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dc.contributor.authorKhudyakov, Polyna
dc.contributor.authorGorfine, Malka
dc.contributor.authorZucker, David
dc.contributor.authorSpiegelman, Donna
dc.date.accessioned2019-09-21T16:12:12Z
dc.date.issued2015
dc.identifier.citationKhudyakov, Polyna, Malka Gorfine, David Zucker, and Donna Spiegelman. 2015. “The Impact of Covariate Measurement Error on Risk Prediction.” Statistics in Medicine 34 (15): 2353–67. https://doi.org/10.1002/sim.6498.
dc.identifier.issn0277-6715
dc.identifier.issn1097-0258
dc.identifier.urihttp://nrs.harvard.edu/urn-3:HUL.InstRepos:41384765*
dc.description.abstractIn the development of risk prediction models, predictors are often measured with error. In this paper, we investigate the impact of covariate measurement error on risk prediction. We compare the prediction performance using a costly variable measured without error, along with error-free covariates, to that of a model based on an inexpensive surrogate along with the error-free covariates. We consider continuous error-prone covariates with homoscedastic and heteroscedastic errors, and also a discrete misclassified covariate. Prediction performance is evaluated by the area under the receiver operating characteristic curve (AUC), the Brier score (BS), and the ratio of the observed to the expected number of events (calibration). In an extensive numerical study, we show that (i) the prediction model with the error-prone covariate is very well calibrated, even when it is mis-specified; (ii) using the error-prone covariate instead of the true covariate can reduce the AUC and increase the BS dramatically; (iii) adding an auxiliary variable, which is correlated with the error-prone covariate but conditionally independent of the outcome given all covariates in the true model, can improve the AUC and BS substantially. We conclude that reducing measurement error in covariates will improve the ensuing risk prediction, unless the association between the error-free and error-prone covariates is very high. Finally, we demonstrate how a validation study can be used to assess the effect of mismeasured covariates on risk prediction. These concepts are illustrated in a breast cancer risk prediction model developed in the Nurses' Health Study.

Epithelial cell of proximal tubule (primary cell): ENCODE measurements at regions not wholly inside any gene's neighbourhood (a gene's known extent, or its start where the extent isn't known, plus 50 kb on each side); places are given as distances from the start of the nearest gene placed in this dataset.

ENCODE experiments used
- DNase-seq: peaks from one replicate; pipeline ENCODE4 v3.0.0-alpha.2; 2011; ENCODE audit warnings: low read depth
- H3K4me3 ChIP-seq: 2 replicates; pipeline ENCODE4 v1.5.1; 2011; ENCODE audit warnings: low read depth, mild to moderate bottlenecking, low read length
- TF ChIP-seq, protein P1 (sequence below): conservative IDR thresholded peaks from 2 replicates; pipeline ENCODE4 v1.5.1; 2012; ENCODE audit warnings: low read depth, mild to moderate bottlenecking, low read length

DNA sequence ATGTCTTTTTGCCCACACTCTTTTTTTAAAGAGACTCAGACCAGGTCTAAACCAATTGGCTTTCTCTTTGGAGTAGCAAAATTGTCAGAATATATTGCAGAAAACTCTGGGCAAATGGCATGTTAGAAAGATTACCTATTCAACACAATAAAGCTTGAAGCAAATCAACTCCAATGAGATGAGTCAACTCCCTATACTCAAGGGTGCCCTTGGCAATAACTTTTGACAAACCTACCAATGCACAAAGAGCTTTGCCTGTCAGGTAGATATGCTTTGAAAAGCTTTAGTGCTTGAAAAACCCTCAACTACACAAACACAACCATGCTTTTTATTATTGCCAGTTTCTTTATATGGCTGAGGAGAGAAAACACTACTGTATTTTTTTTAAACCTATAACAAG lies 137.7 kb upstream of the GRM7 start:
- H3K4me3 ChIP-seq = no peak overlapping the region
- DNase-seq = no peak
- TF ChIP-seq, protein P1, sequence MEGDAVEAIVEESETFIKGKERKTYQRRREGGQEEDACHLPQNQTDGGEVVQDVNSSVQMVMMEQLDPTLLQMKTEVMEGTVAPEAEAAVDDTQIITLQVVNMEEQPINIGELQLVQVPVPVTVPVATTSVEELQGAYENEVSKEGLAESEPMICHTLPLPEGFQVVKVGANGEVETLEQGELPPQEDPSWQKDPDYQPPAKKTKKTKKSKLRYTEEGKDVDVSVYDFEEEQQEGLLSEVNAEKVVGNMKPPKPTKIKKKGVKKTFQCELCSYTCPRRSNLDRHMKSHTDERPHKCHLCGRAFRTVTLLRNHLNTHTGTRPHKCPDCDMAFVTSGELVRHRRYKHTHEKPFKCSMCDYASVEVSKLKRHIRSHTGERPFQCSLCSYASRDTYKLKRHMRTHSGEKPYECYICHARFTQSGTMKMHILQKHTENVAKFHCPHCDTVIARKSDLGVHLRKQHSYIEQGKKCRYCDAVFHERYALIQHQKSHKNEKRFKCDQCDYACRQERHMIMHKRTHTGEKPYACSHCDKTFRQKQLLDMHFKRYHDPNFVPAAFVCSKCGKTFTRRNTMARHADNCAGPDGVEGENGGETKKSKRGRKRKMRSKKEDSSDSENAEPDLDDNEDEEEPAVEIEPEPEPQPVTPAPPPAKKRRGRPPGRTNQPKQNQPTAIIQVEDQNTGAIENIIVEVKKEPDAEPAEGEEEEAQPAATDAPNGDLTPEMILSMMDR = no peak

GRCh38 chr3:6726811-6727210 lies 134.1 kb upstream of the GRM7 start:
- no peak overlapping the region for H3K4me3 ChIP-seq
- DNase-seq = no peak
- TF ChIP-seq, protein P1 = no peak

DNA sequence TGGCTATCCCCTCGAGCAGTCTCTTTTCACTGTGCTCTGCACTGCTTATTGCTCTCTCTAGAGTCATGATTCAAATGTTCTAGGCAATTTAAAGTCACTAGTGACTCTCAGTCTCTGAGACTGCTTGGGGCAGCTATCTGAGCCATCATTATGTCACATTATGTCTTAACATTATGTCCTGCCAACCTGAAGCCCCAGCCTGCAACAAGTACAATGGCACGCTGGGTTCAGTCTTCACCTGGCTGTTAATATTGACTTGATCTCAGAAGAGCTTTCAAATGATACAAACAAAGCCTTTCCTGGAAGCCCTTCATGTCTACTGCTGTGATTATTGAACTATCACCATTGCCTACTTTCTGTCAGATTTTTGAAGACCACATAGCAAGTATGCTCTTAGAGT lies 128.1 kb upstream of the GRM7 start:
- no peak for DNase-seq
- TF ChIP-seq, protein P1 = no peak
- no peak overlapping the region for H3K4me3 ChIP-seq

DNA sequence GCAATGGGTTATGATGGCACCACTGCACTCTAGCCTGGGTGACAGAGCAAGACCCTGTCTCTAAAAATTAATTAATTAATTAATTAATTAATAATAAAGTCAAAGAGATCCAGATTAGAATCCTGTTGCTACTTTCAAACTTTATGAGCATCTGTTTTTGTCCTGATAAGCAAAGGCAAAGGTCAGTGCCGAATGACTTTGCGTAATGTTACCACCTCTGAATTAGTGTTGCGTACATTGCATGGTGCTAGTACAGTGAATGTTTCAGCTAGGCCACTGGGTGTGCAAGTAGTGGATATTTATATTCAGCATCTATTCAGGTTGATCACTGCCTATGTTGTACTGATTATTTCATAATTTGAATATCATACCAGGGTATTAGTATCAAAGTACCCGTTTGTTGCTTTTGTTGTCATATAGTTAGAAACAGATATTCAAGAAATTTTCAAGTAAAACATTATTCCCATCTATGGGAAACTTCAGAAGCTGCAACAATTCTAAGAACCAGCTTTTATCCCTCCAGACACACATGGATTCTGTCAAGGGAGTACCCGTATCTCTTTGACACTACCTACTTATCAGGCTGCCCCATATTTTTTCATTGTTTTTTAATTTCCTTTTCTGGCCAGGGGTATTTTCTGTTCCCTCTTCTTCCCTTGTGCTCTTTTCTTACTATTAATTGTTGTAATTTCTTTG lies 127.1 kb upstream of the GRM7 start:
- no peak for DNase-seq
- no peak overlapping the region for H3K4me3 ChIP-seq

dc.language.isoen_US
dc.publisherWiley
dash.licenseOAP
dc.titleThe Impact of Covariate Measurement Error on Risk Prediction
dc.typeJournal Article
dc.description.versionAccepted Manuscript
dc.relation.journalStatistics in Medicine
dash.depositing.authorSpiegelman, Donna::37eeac21962b33e4e46e7aedde542849::600
dc.date.available2019-09-21T16:12:12Z
dash.workflow.comments1Science Serial ID 100618
dc.identifier.doi10.1002/sim.6498
dash.source.volume34;15
dash.source.page2353


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